Here, however, Congress has enacted an appropriations rider that specifically restricts DOJ from spending money to pursue certain activities.
The rider contained in the Consolidated and Further Continuing Appropriations Act of 2014 expressly stated that the DOJ could not use government funds with respect to a list of states that had legalized medical marijuana, two of which were the defendants’ place of residence (California and Washington), and the defendants argued successfully that the restriction applied to the federal prosecution of individuals.
McIntosh and his co-defendants cleverly invoked the Appropriations Clause of the Constitution, a.k.a. “the Power of the Purse,” arguing that the DOJ was violating the Appropriations Act by spending prosecutorial coin derived from the Treasury in order to collar otherwise state law-abiding citizens. The DOJ’s rejoinder was it was not preventing the “Medical Marijuana States” from giving practical effect by going after private citizens so long as it took no legal action against a state. In response, and in siding with the defense, the 9th Circuit called malarkey:
In sum, § 542 prohibits DOJ from spending money on actions that prevent the Medical Marijuana States’ giving practical effect to their state laws that authorize the use, distribution, possession, or cultivation of medical marijuana.
We therefore conclude that, at a minimum, § 542 prohibits DOJ from spending funds from relevant appropriations acts for the prosecution of individuals who engaged in conduct permitted by the State Medical Marijuana Laws and who fully complied with such laws.
It’s tempting to regard the DOJ’s decision to indict these folks as reckless given the circumstances. They should’ve realized that these cases would eventually be thrown out, right? But given its incredibly successful record in prosecuting medical marijuana providers who otherwise thought they were in the clear, it wasn’t reckless. It’s as if the greatest baseball hitter of all time was chastised for getting a swinging strike after so many successful swings.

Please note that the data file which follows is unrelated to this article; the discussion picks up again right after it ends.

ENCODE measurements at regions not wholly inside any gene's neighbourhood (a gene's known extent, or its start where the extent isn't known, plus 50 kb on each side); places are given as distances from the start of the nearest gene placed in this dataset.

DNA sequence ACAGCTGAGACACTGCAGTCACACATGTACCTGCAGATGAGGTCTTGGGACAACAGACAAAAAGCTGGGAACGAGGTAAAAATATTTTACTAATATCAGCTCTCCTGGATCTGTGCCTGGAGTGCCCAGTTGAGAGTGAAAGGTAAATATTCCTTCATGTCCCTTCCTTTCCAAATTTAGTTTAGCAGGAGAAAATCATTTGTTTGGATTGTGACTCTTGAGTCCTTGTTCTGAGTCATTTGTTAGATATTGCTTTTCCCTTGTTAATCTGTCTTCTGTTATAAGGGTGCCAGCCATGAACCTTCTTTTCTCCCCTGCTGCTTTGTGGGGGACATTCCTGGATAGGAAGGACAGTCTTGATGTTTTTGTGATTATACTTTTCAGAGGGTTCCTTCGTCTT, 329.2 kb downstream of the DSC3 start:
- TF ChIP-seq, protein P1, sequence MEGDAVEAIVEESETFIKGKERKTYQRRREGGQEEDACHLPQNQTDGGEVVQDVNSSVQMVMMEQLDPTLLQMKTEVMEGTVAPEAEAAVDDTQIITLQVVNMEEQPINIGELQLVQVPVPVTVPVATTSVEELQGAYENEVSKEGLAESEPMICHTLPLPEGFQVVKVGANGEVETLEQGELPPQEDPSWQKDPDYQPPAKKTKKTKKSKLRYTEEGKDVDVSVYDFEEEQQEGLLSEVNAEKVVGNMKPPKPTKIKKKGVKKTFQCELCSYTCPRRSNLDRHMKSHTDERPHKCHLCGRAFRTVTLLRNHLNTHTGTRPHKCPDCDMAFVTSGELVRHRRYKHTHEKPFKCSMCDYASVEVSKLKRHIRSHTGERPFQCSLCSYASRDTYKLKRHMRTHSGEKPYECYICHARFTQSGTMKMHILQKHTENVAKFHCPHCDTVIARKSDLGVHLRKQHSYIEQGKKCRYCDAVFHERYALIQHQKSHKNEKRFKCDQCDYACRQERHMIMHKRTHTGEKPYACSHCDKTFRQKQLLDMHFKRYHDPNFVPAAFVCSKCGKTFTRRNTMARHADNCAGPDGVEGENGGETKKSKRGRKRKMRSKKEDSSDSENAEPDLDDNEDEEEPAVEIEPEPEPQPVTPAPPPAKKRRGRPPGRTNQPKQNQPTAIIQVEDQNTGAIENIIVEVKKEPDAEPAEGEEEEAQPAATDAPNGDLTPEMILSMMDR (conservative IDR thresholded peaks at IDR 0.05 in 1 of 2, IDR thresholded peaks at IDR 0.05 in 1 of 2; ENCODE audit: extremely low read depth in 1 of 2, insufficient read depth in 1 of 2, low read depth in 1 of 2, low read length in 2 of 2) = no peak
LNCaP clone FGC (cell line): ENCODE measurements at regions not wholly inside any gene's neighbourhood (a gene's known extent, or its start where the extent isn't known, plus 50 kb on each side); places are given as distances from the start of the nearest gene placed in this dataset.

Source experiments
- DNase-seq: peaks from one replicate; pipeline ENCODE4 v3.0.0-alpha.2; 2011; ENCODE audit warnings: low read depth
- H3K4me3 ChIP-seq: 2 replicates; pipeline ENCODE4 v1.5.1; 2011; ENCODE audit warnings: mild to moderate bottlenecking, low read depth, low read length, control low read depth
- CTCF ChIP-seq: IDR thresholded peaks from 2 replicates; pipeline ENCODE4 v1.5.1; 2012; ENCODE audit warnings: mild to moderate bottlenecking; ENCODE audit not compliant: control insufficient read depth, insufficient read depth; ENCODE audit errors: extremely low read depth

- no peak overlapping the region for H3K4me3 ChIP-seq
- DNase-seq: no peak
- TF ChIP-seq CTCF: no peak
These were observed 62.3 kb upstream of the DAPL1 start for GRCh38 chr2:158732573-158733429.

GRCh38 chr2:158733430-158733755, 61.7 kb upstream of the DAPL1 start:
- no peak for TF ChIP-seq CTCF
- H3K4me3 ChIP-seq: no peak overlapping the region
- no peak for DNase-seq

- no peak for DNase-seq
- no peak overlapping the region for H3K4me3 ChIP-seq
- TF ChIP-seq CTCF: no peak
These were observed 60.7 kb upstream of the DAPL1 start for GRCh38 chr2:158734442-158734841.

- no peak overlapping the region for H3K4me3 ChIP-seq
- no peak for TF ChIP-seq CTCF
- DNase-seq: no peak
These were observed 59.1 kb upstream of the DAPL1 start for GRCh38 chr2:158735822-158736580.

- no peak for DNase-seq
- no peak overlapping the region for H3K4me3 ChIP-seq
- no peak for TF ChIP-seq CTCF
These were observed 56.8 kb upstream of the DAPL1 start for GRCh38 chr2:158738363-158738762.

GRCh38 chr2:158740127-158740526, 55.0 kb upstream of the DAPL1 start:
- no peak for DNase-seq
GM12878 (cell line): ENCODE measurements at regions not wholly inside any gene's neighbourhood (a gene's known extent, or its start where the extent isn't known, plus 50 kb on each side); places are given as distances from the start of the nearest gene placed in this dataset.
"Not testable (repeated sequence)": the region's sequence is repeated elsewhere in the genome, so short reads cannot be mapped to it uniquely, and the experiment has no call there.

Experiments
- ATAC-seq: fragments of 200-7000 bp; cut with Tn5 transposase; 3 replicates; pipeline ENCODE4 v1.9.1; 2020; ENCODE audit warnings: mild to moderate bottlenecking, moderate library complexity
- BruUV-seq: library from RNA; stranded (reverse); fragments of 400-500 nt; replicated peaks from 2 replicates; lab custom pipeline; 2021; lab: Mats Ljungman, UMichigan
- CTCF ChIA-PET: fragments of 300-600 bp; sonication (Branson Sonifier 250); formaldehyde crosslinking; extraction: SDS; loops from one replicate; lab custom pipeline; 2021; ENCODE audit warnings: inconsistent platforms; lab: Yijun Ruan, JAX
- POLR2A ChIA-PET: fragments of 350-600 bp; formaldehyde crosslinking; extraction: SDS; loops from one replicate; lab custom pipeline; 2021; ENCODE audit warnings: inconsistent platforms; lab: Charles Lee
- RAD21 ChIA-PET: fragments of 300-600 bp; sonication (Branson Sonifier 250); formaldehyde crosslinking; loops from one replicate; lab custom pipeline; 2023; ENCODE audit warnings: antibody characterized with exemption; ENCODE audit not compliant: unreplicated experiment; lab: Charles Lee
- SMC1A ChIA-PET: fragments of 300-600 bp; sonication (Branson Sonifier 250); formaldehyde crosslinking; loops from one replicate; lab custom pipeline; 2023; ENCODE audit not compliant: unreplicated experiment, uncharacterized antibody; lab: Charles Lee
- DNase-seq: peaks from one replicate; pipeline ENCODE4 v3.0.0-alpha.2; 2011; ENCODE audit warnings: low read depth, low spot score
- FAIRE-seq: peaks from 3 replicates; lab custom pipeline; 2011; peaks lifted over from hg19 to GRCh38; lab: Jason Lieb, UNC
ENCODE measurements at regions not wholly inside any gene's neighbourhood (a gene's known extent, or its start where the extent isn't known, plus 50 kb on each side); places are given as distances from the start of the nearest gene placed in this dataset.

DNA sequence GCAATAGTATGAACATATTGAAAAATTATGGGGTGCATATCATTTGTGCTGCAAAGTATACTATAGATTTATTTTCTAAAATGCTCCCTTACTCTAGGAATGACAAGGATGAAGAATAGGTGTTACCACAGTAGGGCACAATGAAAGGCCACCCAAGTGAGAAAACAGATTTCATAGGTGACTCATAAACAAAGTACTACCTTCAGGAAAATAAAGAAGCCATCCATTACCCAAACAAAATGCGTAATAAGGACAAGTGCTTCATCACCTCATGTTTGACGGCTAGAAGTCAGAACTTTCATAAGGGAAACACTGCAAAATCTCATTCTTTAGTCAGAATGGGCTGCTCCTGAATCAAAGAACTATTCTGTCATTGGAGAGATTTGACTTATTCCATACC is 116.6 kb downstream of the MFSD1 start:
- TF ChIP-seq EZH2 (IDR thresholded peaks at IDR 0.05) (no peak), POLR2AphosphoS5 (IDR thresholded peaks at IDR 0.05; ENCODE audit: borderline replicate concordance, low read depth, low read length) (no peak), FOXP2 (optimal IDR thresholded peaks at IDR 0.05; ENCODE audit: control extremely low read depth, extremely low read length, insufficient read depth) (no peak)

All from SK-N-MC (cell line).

The 9th Circuit’s precedential decision is a rarity, and that’s why the DOJ fought tooth and nail on appeal. This case now gets sent back to the federal judge, who is ordered to conduct an evidentiary hearing as to whether the defendants have complied with state law. The cases will then likely be dismissed, but the fact remains that the DEA still classifies marijuana as a Schedule I drug, along with heroin. Govern yourselves accordingly.
UPDATE: Kristian Saucier, the Navy man who sought clemency in federal court by citing Hillary Clinton’s e-mail scandal (amongst other arguments), has been sentenced to one year in prison. Given that the government was seeking five years in prison, that the supposedly-only-advisory sentencing guidelines called for a range of 63 to 78 months imprisonment, and considering Saucier’s relevant obstruction conduct, this is a remarkably fair sentence for Saucier. Regardless of whether the Judge considered or rejected his Clinton argument (we will never know), the one-year sentence can be considered a “win” for Saucier.
Thus, contrary to most media reports on his sentencing, Saucier didn’t “fail.” But he is still a convicted felon, and is expected to receive an “other than honorable discharge” from the Navy. Saucier’s life will never be the same.